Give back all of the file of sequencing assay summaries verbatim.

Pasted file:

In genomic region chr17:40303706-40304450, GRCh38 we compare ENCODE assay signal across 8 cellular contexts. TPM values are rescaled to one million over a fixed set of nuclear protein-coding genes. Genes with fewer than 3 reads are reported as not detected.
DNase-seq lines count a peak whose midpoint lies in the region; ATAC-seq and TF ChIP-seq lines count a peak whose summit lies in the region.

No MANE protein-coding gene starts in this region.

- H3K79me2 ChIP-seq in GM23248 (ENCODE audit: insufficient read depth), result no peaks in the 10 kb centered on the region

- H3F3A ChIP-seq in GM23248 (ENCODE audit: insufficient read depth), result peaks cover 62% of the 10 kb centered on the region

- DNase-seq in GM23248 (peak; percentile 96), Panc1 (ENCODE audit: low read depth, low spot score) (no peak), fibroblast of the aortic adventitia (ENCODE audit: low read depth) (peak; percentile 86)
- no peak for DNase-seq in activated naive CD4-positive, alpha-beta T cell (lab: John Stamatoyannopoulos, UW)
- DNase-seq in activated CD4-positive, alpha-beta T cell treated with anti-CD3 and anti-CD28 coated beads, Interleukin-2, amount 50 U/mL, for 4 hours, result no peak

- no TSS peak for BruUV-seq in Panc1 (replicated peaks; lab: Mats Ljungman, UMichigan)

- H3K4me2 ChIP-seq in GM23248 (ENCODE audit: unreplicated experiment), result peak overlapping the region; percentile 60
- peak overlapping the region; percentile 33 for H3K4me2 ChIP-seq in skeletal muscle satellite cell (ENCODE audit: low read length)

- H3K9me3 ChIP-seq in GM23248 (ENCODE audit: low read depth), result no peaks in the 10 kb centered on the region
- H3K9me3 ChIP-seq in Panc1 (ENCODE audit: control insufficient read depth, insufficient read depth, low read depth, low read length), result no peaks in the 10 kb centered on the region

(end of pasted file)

In genomic region chr17:40303706-40304450, GRCh38 we compare ENCODE assay signal across 8 cellular contexts. TPM values are rescaled to one million over a fixed set of nuclear protein-coding genes. Genes with fewer than 3 reads are reported as not detected.
DNase-seq lines count a peak whose midpoint lies in the region; ATAC-seq and TF ChIP-seq lines count a peak whose summit lies in the region.

No MANE protein-coding gene starts in this region.

- H3K79me2 ChIP-seq in GM23248 (ENCODE audit: insufficient read depth), result no peaks in the 10 kb centered on the region

- H3F3A ChIP-seq in GM23248 (ENCODE audit: insufficient read depth), result peaks cover 62% of the 10 kb centered on the region

- DNase-seq in GM23248 (peak; percentile 96), Panc1 (ENCODE audit: low read depth, low spot score) (no peak), fibroblast of the aortic adventitia (ENCODE audit: low read depth) (peak; percentile 86)
- no peak for DNase-seq in activated naive CD4-positive, alpha-beta T cell (lab: John Stamatoyannopoulos, UW)
- DNase-seq in activated CD4-positive, alpha-beta T cell treated with anti-CD3 and anti-CD28 coated beads, Interleukin-2, amount 50 U/mL, for 4 hours, result no peak

- no TSS peak for BruUV-seq in Panc1 (replicated peaks; lab: Mats Ljungman, UMichigan)

- H3K4me2 ChIP-seq in GM23248 (ENCODE audit: unreplicated experiment), result peak overlapping the region; percentile 60
- peak overlapping the region; percentile 33 for H3K4me2 ChIP-seq in skeletal muscle satellite cell (ENCODE audit: low read length)

- H3K9me3 ChIP-seq in GM23248 (ENCODE audit: low read depth), result no peaks in the 10 kb centered on the region
- H3K9me3 ChIP-seq in Panc1 (ENCODE audit: control insufficient read depth, insufficient read depth, low read depth, low read length), result no peaks in the 10 kb centered on the region